“We’re just trying to be the stand-out brand that’s really listening to the community.”
Refinery29 also wrote: “their hope is that the line will push boundaries in the plus-size space, proving to retailers that it is possible — and better yet, profitable — to be inclusive.”
And that they did. From seeing droves of plus size women (and men!) wearing their Feminist AF denim jackets and sparkly culotte jumpsuits to even us dedicating ‘Who Wore It Best‘ blog features showing influencers who took Premme pieces and made it their own.
Items on their site quickly sold out with the site experiencing tech issues from the amount of traffic they were receiving.
They offered up to a size 6 on their site from the start and also used different sized models up to a size 26.
The business partners told Refinery29 why they felt this was important:
Mason: “There is this insistence from retailers that like when they’ve used bigger models that the clothes don’t sell. We know that’s not true, because one of the biggest conversations among plus-sized women is ‘I don’t even know what this is going to look like on a body like mine.‘”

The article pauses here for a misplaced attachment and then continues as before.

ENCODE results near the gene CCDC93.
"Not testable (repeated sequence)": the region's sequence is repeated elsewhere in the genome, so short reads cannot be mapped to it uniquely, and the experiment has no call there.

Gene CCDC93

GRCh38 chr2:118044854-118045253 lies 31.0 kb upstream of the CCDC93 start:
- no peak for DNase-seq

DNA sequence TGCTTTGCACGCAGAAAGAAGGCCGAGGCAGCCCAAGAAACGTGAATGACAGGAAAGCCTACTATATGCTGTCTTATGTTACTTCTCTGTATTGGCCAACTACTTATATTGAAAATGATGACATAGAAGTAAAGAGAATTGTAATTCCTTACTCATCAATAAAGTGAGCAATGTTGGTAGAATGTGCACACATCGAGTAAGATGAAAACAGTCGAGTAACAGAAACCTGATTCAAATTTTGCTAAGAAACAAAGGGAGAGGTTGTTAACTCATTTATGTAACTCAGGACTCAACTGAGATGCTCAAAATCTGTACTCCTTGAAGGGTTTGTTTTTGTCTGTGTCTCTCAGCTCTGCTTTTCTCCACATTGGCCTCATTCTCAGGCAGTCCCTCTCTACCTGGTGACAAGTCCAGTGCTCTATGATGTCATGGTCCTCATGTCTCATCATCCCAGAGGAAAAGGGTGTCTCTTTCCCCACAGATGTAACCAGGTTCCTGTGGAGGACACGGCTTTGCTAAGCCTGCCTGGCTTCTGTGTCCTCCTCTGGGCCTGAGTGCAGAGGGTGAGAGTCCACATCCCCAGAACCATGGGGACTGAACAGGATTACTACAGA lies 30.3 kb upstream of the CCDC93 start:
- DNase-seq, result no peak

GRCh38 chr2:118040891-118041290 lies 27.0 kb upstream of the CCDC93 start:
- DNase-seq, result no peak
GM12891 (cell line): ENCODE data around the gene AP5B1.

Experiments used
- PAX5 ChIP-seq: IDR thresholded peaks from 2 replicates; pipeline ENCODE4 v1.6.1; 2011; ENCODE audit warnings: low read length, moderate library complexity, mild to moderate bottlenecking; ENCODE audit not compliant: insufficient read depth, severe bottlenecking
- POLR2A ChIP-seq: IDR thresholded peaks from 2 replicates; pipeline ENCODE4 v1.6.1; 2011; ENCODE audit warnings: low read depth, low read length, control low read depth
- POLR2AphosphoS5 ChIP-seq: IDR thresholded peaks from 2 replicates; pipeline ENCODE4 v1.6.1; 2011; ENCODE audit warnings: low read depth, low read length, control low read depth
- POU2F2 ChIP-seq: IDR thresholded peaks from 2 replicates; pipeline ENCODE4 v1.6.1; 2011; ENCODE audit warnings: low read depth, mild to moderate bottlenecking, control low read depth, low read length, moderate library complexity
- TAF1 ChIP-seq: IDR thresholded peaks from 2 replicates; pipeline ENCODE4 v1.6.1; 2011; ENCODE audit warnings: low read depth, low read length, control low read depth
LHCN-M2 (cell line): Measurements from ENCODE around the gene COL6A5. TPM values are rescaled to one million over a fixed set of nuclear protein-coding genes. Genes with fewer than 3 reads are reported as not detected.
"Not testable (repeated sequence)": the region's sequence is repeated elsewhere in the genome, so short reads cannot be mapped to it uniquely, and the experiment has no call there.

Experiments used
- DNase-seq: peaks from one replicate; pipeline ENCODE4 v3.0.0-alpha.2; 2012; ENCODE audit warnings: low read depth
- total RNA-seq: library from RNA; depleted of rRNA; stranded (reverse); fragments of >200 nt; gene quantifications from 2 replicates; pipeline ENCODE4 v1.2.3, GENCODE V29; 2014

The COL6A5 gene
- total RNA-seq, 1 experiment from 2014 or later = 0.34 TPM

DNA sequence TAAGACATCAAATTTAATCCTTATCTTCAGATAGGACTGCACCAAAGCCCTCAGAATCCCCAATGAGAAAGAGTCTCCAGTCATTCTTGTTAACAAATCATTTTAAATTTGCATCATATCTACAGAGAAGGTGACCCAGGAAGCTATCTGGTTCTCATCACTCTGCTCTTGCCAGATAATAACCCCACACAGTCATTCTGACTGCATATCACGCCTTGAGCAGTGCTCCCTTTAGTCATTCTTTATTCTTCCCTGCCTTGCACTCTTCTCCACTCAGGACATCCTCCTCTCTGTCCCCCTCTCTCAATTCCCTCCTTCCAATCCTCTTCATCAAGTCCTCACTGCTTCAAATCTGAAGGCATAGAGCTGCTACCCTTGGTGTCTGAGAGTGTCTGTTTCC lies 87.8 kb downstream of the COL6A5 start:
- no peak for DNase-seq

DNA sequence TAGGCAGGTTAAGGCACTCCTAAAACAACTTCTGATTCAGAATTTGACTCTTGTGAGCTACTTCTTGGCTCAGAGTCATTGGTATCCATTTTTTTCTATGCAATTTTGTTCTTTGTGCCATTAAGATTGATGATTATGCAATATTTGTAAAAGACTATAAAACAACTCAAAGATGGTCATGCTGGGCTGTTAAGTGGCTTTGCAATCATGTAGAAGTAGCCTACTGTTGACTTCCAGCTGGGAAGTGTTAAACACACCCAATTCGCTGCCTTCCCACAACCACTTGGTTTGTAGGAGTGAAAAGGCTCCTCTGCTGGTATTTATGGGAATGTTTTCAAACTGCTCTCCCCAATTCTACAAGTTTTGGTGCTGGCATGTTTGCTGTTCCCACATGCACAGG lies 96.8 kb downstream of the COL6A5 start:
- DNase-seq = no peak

Gregg: “A lot of women just feel like, as plus-size women, we’re the afterthought. We’re thrown in the back of a store or a brown box and not given the thought that we would like, so we want to change all of that and from top to bottom.“
That willingness to be truly inclusive in sizing and representation is rare in an industry where many brands think going up to a size 24 is inclusive.
This is why Premme shutting down is a major loss for the fashion industry.
They truly were setting the tone for what we’re seeing now in the fashion industry… major retailers are extending their size ranges, eager to cash in on a $21 billion market that has potential to reach $60 billion by 2020. These retailers not only want to offer plus sizes, but also desire to be viewed as inclusive and body positive.
We’re still in the midst of that change and educating those brands on what being size inclusive truly means. And Premme did their part by not being afraid to offer above a size 24 and showing its clothing on an array of different shapes and sizes.
That clothing wasn’t matronly and it allowed plus size women above a size 24 to wear bold, statement pieces that showcased color, interesting fabrics and on-trend silhouettes. Their pieces were unique and not something you’d find on a rack or on a retailer’s website.
The two powerhouses did say they were pursuing new adventures so we can’t wait to see what’s next for them.
What are your thoughts on Premme shutting down? You can scoop up some pieces on sale here before they close for good.